Remarkably, this feeling is a far cry from the aggressive approach to suppliers proffered by one leading global management consultancy not so very long ago – and corroborated by more than one source. In essence, they were allegedly advising client CFO’s to simply write to all their suppliers demanding universal extra discounts and advising of immediate 90 day payment terms. No longer perhaps.
SMEs factoring invoices for liquidity
Factoring has been commonplace practice for many SMEs that manage their cash tightly. Especially those with high direct costs (stock, raw materials, packaging, shipping) where money out to their suppliers is often instant and money in (revenue) from clients can be slow to arrive – especially in the B2B sector, when selling to much larger customer organisations.
Factoring is a useful tool to fuel an SME’s cash-flow – a business ‘sells’ its debt to a financier for a fee or percentage (typically around 5% or so, or perhaps 1–2% per week) to get immediate payment from them, and the financier collects the correct sum when due from the larger customer.
Factoring is a financial transaction and a type of debtor finance in which a business sells its accounts receivable (i.e., invoices) to a third party (called a factor) at a discount. A business will sometimes factor its receivable assets to meet its present and immediate cash needs Wikipedia
The role of Supply Chain Finance
A newer variant of this approach is “reverse factoring” or supply chain finance (SCF). In this form, the initiation of the factoring opportunity is precipitated by the BUYER ….
Ten years ago, the reverse factoring market was still very small, quoted as accounting for less than 3% of the factoring market. Today, this number has increased significantly, and could perhaps increase more in future as needs dictate?
Unlike traditional factoring, where a supplier wants to finance its receivables, supply chain financing (or reverse factoring) is a financing method initiated by the ordering party (the customer) in order to help its suppliers to finance its receivables more easily and at a lower interest rate than what would normally be offered.. Wikipedia
How it works …
There are different forms of reverse factoring, but the principles can favour both the buyer and the seller. Different schemes can even blend the tenants of factoring, reverse-factoring, supply chain finance and simple trade finance or business loans to contrive tailored solutions for individual organisations or identified supply chains.
With simple SCF approaches the procurement manager can proactively choose which supply lines, suppliers or even individual invoices can be reverse-factored. Different criteria can be used by the buyer at their discretion to determine this list. These options are loaded into a cloud-based IT system, usually the chosen financier’s system.
A sliding scale of terms for early payment is temptingly offered to those pre-approved suppliers. Depending upon WHEN exactly they need payment, these suppliers can trade an ‘extra’ discount on the agreed Purchase Order price for payment on a named day. Perhaps ranging from say 5 or 6% discount or more for immediate payment on invoicing, down to basis point discounts (just fractions of 1%) for later payment – at 30 or 45, 60 or even 90 day terms? Suppliers can even choose split-payments on different terms.
When they do so, the new ‘discount’ is remitted by the financier back to the buyer – less an agreed fee for the financier, naturally. This can be a fee more than a percentage, and can be profitable for lenders; certainly in an era official RBA interest rates at almost zero.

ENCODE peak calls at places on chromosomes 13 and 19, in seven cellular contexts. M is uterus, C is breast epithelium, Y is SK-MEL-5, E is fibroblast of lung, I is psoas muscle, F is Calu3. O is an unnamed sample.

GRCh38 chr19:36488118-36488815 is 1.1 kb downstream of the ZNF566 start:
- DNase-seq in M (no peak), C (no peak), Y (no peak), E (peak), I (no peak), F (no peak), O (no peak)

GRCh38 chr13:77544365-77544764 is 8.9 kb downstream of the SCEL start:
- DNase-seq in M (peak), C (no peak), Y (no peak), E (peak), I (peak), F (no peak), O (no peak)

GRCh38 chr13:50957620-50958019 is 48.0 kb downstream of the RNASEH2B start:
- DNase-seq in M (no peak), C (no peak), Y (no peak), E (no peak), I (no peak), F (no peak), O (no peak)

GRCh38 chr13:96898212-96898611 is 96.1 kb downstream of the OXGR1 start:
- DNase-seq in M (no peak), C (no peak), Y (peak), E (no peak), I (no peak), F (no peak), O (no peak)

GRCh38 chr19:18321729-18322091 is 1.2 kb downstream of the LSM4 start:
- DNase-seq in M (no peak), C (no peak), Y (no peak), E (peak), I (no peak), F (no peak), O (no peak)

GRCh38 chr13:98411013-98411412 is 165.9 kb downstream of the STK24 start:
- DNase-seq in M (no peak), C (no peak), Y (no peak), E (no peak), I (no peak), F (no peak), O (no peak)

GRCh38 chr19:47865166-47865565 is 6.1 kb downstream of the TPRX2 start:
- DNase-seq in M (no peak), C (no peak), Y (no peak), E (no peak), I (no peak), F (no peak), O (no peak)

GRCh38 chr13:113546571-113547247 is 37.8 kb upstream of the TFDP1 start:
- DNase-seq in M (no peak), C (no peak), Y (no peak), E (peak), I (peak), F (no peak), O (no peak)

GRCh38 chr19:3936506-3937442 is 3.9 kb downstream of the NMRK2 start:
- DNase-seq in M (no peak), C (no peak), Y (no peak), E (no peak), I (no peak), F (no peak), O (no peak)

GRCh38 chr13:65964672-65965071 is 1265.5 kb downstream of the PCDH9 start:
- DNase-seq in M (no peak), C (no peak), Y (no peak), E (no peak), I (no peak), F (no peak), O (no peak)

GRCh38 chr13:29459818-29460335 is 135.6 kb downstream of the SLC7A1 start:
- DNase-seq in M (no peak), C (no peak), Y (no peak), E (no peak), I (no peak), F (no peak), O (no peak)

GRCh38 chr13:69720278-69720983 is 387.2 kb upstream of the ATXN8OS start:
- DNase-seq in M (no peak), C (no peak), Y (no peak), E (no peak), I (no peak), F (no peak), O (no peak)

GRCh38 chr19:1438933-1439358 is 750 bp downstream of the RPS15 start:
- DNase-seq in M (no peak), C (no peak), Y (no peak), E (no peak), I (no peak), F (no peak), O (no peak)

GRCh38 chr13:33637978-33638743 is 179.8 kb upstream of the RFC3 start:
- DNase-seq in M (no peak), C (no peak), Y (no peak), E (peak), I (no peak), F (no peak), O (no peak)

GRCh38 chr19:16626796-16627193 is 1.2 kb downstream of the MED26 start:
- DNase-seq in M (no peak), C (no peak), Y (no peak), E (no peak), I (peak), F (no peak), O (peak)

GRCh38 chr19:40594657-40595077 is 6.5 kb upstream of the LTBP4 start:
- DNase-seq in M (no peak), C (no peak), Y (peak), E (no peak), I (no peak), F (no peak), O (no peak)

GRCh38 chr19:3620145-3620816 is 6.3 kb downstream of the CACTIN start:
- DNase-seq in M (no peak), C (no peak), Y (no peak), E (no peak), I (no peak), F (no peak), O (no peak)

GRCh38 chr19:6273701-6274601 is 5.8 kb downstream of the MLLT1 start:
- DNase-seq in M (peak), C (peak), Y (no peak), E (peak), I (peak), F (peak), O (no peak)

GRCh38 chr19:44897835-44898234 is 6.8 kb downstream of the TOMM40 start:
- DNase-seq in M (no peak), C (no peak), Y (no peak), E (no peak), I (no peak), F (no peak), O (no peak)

Of course, firms with income under $10m now have a legal right for payment within 30 days. But many firms turnover sales of more than $10m per annum – around 38,000 firms in the country to be exact (ABS statistic FY19). Moreover, even those firms with 30 day payment terms as a new legal right, can choose payment earlier – even to the day.
What makes the whole strategy work in practice is the invitation to suppliers branding less of a stigma to ‘factoring’ solutions. In fact, SCF options taken in this way can even be blind to the buyer – reducing stigma entirely.
Also, crucially, a more mature and more flexible financing industry with bespoke cloud-based systems and instant on-demand financing decision cycles can operationalise SCF – same day, even. Suppliers can just select their best options online, when they have pre-approved access to the system – pleasingly, without set-up costs to the supplier.
The benefits of a supply chain finance approach
For suppliers, they can literally choose which day they get paid, and weigh the small additional cost of this. It brings liquidity-on-demand. In tough moments it can stave off insolvency – or just help SMEs over the ‘speed-bumps’ of day-to-day cash-flow timing. It is also often lending without security, certainly against property or key assets.
This may be a crucial decision, for example when PAYROLL is due for a small business and debtors have been slow to pay or, by circumstance or clumsy timing, too many creditors need paying this week. This on-demand payment service can be well worth a few percentage points at a key time – especially when this is an SME’s own business decision.
During 2021, as Aussie SME’s invest hard to get back towards a new normal for their business, a new facility like this offering payment-on-demand by the day is a useful insurance towards business continuity and bringing a flexibility day to day practical business sometimes needs in tough times.
Other benefits include sustaining higher levels of working capital to facilitate growth – which were explained in a previous Supply Clusters article by COO Mike Wilson.
For buyers, this approach offers three important benefits:
- A new source of savings – which can be helpful in a market where savings have tended towards zero for some time for professional buyers. And, when suppliers are likely to stick to higher prices in 2021 as they attempt to recover the losses of 2020.
- That these returns from financiers (new savings) can be easily directed to more protected budgets like rebates going back to CFO suspense accounts to protect the new saving from getting diverted to finance other more discretionary purchases by corporate users.
- It is a way to bring flexibility on payment terms that SME sized suppliers sometimes need, but on a flexible and as needed basis. In other words, suppliers don’t have to come begging on occasion (raising unwelcome questions and slow decision cycles by buyers), nor do they have to forfeit profitability for permanent favoured payment terms to cover occasional cash-flow eventualities.
In short, supply chain financing can be a way for buyers to help chosen SME sized suppliers – but in a way that they can add an extra benefit too. For those that do not just want to pay everything inside five days that is – or simply cannot afford to do so themselves.
NOTHING IN THESE NOTES CONSTITUTES WRITTEN COMMERCIAL OR FINANCIAL ADVICE – ONLY GENERAL AWARENESS OF THE ISSUES AROUND SUPPLY CHAIN FINANCE